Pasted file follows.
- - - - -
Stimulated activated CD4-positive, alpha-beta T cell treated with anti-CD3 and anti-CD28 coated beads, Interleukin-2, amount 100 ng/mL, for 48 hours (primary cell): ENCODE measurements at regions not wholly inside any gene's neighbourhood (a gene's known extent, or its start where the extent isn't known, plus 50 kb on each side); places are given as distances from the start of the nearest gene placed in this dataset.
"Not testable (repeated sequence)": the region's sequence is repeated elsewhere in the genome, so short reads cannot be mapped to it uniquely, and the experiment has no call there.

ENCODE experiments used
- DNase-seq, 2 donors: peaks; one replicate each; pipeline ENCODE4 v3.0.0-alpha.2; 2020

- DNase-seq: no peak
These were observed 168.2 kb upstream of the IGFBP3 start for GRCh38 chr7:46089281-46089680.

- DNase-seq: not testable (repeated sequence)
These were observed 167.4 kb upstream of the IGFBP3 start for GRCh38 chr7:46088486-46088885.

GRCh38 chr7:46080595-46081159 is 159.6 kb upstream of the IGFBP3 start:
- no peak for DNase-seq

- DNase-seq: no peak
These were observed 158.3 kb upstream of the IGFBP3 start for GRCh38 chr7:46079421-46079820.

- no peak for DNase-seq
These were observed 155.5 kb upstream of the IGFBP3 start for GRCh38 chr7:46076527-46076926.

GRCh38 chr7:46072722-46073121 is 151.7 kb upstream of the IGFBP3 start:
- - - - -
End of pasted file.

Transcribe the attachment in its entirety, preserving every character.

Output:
Stimulated activated CD4-positive, alpha-beta T cell treated with anti-CD3 and anti-CD28 coated beads, Interleukin-2, amount 100 ng/mL, for 48 hours (primary cell): ENCODE measurements at regions not wholly inside any gene's neighbourhood (a gene's known extent, or its start where the extent isn't known, plus 50 kb on each side); places are given as distances from the start of the nearest gene placed in this dataset.
"Not testable (repeated sequence)": the region's sequence is repeated elsewhere in the genome, so short reads cannot be mapped to it uniquely, and the experiment has no call there.

ENCODE experiments used
- DNase-seq, 2 donors: peaks; one replicate each; pipeline ENCODE4 v3.0.0-alpha.2; 2020

- DNase-seq: no peak
These were observed 168.2 kb upstream of the IGFBP3 start for GRCh38 chr7:46089281-46089680.

- DNase-seq: not testable (repeated sequence)
These were observed 167.4 kb upstream of the IGFBP3 start for GRCh38 chr7:46088486-46088885.

GRCh38 chr7:46080595-46081159 is 159.6 kb upstream of the IGFBP3 start:
- no peak for DNase-seq

- DNase-seq: no peak
These were observed 158.3 kb upstream of the IGFBP3 start for GRCh38 chr7:46079421-46079820.

- no peak for DNase-seq
These were observed 155.5 kb upstream of the IGFBP3 start for GRCh38 chr7:46076527-46076926.

GRCh38 chr7:46072722-46073121 is 151.7 kb upstream of the IGFBP3 start: